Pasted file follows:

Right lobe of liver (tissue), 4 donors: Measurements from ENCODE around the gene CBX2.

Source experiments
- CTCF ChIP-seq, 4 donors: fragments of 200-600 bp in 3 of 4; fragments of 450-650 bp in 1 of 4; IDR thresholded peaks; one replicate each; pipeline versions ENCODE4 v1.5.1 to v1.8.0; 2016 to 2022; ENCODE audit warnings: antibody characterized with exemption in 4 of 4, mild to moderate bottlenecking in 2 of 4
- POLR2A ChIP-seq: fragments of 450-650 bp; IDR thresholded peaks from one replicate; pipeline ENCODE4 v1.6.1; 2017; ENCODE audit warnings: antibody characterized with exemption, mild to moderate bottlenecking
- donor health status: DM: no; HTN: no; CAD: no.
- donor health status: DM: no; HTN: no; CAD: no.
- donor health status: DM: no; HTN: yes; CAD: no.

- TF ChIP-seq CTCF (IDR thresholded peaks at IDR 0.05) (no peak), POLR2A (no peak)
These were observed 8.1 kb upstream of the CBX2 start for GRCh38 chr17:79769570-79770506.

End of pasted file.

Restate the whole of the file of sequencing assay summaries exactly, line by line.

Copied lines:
Right lobe of liver (tissue), 4 donors: Measurements from ENCODE around the gene CBX2.

Source experiments
- CTCF ChIP-seq, 4 donors: fragments of 200-600 bp in 3 of 4; fragments of 450-650 bp in 1 of 4; IDR thresholded peaks; one replicate each; pipeline versions ENCODE4 v1.5.1 to v1.8.0; 2016 to 2022; ENCODE audit warnings: antibody characterized with exemption in 4 of 4, mild to moderate bottlenecking in 2 of 4
- POLR2A ChIP-seq: fragments of 450-650 bp; IDR thresholded peaks from one replicate; pipeline ENCODE4 v1.6.1; 2017; ENCODE audit warnings: antibody characterized with exemption, mild to moderate bottlenecking
- donor health status: DM: no; HTN: no; CAD: no.
- donor health status: DM: no; HTN: no; CAD: no.
- donor health status: DM: no; HTN: yes; CAD: no.

- TF ChIP-seq CTCF (IDR thresholded peaks at IDR 0.05) (no peak), POLR2A (no peak)
These were observed 8.1 kb upstream of the CBX2 start for GRCh38 chr17:79769570-79770506.